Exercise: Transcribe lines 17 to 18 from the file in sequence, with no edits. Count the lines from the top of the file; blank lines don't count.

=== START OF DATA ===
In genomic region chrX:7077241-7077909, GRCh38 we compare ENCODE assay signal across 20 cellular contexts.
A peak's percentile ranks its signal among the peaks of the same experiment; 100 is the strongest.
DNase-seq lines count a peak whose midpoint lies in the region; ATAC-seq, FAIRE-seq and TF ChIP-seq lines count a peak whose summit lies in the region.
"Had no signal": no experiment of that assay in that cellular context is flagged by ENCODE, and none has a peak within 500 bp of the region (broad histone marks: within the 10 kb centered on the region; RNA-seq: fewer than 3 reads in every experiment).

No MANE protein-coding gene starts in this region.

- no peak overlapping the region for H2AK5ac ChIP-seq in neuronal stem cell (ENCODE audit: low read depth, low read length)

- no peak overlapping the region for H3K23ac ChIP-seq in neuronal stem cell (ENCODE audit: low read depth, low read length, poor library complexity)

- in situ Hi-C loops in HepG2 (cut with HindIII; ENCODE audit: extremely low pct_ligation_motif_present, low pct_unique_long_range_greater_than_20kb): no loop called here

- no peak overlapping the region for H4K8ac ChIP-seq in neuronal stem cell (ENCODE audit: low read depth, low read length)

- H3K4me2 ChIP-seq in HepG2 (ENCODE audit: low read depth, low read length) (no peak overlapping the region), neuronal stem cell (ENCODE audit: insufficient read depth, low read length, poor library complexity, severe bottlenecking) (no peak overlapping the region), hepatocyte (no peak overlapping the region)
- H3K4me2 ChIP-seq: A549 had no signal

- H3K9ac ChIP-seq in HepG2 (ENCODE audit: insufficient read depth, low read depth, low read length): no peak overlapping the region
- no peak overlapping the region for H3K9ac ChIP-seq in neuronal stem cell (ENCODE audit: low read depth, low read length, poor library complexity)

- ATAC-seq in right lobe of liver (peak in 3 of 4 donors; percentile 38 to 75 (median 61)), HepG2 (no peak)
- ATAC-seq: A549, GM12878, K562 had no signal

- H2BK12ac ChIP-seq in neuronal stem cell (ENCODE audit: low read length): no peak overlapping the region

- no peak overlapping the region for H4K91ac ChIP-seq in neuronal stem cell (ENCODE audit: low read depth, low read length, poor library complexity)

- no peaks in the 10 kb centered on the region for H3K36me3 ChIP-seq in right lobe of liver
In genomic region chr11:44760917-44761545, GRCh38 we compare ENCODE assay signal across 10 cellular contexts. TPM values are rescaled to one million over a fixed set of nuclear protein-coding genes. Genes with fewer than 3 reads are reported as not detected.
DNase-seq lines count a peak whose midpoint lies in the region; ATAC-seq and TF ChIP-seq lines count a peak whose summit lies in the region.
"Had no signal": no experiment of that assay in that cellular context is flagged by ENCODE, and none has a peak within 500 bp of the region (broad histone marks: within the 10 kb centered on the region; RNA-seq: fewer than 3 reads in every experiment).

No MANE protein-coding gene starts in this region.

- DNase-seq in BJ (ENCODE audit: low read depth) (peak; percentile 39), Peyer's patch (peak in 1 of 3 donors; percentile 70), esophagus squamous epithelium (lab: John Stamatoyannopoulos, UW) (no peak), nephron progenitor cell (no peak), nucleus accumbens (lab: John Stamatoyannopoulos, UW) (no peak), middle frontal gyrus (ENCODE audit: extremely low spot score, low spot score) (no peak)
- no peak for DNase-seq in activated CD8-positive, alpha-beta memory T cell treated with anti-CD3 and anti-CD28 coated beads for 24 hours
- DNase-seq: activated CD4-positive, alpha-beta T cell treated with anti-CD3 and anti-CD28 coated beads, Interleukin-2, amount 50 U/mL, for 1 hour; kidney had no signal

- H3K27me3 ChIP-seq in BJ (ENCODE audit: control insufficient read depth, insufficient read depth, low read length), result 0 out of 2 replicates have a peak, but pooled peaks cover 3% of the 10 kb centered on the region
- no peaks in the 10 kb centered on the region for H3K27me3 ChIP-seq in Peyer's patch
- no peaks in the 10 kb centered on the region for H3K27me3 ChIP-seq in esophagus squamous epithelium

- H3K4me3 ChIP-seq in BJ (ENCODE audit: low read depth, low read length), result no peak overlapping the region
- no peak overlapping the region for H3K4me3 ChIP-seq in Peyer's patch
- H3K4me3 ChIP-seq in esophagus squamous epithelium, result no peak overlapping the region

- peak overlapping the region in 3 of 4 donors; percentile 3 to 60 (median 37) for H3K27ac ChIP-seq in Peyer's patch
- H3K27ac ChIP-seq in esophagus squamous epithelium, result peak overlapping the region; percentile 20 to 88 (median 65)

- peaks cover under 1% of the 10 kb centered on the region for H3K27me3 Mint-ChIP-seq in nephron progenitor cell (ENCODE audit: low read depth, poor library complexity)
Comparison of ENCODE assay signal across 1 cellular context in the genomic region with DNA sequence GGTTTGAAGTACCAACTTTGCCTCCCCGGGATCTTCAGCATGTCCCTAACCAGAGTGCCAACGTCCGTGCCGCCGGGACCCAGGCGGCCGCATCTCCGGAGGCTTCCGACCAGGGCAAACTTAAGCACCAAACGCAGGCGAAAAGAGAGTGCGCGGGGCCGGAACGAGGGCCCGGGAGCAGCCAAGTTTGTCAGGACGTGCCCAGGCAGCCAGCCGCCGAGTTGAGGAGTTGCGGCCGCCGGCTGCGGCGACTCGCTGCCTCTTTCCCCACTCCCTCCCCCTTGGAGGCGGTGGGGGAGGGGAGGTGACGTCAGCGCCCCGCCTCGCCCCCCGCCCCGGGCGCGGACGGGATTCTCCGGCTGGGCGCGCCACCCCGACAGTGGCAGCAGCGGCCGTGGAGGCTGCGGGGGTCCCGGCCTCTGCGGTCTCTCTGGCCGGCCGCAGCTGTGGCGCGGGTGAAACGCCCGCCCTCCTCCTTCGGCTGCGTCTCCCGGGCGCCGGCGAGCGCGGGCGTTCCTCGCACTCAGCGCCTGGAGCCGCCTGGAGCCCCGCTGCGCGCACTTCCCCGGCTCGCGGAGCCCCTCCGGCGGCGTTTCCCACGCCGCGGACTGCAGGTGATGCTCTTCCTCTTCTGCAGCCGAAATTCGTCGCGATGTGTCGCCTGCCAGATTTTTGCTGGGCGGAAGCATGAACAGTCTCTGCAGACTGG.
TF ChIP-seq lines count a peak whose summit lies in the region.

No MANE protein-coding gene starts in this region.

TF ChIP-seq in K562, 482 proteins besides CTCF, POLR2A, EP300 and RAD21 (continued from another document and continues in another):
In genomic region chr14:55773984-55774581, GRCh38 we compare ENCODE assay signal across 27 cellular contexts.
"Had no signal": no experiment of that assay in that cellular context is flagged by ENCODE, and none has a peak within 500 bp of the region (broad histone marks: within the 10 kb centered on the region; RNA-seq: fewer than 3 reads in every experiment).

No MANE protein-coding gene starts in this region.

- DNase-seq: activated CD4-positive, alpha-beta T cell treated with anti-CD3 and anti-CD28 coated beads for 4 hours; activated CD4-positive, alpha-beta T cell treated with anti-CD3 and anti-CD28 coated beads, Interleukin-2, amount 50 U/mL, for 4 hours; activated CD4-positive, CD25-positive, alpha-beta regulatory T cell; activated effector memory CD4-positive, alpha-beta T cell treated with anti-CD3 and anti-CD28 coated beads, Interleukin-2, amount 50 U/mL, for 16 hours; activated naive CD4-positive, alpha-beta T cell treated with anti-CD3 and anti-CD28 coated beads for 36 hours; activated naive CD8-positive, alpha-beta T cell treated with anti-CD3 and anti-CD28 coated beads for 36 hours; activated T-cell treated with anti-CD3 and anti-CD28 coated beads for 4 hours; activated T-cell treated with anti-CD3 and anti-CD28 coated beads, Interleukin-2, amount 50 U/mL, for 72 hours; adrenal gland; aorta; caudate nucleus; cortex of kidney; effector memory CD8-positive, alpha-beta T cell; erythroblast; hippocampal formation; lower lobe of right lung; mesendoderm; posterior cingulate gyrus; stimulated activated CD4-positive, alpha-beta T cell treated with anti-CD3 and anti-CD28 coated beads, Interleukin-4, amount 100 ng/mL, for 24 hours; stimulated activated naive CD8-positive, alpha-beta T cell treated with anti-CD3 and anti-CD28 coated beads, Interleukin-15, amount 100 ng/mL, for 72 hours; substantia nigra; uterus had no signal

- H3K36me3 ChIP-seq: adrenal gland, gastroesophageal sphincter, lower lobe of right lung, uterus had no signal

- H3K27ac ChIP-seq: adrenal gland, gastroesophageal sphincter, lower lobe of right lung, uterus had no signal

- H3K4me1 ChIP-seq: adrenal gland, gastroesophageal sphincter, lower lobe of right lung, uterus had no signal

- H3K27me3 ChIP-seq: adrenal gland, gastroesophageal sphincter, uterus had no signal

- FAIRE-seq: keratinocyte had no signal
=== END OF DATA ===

- no peak overlapping the region for H4K91ac ChIP-seq in neuronal stem cell (ENCODE audit: low read depth, low read length, poor library complexity)

- no peaks in the 10 kb centered on the region for H3K36me3 ChIP-seq in right lobe of liver